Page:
A case published in the Centers for Disease Control and Prevention (CDC)’s Morbidity and Mortality Weekly Report highlights a possible danger associated with placenta capsule ingestion by postpartum women.
The case involved an infant who was initially treated for early-onset, penicillin-sensitive, clindamycin-intermediate group B Streptococcus agalactiae (GBS) bacteremia shortly after birth. Five days after completing treatment (11-day course of ampicillin 200mg/kg/day), the infant was brought to the emergency department of another hospital where a blood culture showed penicillin-sensitive, clindamycin-sensitive GBS. During this second hospital admission, clinicians were notified that the mother had requested the release of her placenta to a company that would encapsulate it for ingestion; she began consuming the encapsulated placenta three days after the infant’s birth.
The mother was instructed by clinicians to stop taking the capsules. A sample of the capsules was then cultured and penicillin-sensitive, clindamycin-sensitive GBS was identified. While the clinicians could not rule out the possibility of transmission from a colonized household member, their final diagnosis was late-onset GBS disease attributable to high maternal colonization secondary to consumption of GBS-infected placental tissue. The infant was treated with ampicillin 300mg/kg/day for 14 days and gentamicin 3mg/kg/day for the first 6 days and then discharged.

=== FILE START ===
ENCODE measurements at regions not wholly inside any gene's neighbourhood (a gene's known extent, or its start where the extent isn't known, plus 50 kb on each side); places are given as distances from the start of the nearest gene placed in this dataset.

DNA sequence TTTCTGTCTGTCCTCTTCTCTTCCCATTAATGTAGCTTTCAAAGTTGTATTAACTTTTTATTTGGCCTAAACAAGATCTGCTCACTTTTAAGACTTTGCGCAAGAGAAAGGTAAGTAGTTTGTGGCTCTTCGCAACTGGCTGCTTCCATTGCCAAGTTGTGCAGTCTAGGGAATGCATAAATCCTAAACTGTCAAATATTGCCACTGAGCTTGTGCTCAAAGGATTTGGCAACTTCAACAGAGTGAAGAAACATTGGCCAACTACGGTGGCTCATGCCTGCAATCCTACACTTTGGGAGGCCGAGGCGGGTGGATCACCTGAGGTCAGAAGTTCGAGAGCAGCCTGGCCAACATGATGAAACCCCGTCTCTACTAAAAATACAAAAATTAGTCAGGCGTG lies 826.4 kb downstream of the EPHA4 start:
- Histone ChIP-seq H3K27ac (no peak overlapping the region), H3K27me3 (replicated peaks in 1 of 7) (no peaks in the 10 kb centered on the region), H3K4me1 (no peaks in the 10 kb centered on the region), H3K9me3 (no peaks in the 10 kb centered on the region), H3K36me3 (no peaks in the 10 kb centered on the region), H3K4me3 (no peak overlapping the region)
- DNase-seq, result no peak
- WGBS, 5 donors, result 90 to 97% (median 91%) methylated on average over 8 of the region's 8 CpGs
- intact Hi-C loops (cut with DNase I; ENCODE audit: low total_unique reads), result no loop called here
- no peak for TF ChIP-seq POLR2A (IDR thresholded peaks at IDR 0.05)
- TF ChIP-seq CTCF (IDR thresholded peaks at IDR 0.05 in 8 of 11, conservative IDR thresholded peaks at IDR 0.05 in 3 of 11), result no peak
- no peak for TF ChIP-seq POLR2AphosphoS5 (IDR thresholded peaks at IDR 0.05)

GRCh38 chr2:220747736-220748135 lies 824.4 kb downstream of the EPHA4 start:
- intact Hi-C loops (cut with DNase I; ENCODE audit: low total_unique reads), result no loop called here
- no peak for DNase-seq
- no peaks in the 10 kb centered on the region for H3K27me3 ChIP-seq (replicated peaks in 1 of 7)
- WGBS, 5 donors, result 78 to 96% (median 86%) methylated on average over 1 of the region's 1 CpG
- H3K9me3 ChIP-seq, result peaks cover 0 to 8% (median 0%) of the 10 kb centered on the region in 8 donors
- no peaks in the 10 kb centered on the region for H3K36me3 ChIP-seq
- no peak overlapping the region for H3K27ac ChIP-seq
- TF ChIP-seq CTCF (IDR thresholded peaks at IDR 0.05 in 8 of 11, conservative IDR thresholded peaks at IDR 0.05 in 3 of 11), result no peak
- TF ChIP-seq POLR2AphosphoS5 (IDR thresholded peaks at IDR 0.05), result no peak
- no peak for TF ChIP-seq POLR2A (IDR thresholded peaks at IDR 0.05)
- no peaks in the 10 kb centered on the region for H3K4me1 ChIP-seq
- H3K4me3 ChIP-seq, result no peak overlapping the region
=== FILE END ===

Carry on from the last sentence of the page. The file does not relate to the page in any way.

While placenta ingestion has been promoted for its physical and psychological benefits, the evidence behind these claims is lacking, and currently no standards exist for processing placenta for consumption. In this case, heating and the encapsulation process did not eradicate the pathogens. While the company that processed the placenta asked about pre-existing infections (ie, HIV/AIDS, hepatitis, herpes, chlamydia, syphilis, and Lyme disease), they did not inquire about intra- or postpartum infections.
“In cases of maternal GBS colonization, chorioamnionitis, or early-onset neonatal GBS infection, ingestion of capsules containing contaminated placenta could heighten maternal colonization, thereby increasing an infant’s risk for late-onset neonatal GBS infection,” said the authors. They concluded by stating that mothers interested in placenta encapsulation should be educated about the potential risks and that in cases of late-onset GBS infection, clinicians should ask about a history of placenta consumption.
For more information visit CDC.gov.